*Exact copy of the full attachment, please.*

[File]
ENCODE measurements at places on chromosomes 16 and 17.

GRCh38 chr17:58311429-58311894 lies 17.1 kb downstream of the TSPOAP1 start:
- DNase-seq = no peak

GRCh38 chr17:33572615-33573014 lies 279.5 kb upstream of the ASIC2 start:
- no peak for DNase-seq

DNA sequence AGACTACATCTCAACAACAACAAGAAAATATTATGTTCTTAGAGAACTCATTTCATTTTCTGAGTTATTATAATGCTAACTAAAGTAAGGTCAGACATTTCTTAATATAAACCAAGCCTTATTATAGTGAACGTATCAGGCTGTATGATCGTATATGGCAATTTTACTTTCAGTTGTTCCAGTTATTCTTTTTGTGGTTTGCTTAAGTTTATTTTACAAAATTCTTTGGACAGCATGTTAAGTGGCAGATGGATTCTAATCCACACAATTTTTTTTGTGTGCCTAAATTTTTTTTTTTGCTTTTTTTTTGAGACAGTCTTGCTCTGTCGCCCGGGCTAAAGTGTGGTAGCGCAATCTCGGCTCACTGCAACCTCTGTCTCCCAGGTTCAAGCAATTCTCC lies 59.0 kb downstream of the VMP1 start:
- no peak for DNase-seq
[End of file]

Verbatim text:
ENCODE measurements at places on chromosomes 16 and 17.

GRCh38 chr17:58311429-58311894 lies 17.1 kb downstream of the TSPOAP1 start:
- DNase-seq = no peak

GRCh38 chr17:33572615-33573014 lies 279.5 kb upstream of the ASIC2 start:
- no peak for DNase-seq

DNA sequence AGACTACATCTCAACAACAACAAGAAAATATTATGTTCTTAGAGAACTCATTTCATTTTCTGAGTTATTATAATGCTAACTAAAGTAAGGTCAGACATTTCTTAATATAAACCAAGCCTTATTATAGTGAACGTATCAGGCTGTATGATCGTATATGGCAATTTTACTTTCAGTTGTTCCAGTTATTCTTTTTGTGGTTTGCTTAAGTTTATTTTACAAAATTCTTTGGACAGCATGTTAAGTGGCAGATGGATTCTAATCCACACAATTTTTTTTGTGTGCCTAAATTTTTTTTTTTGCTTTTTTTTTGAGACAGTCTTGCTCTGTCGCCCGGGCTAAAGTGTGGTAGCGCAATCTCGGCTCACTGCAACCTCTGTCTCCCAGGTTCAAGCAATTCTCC lies 59.0 kb downstream of the VMP1 start:
- no peak for DNase-seq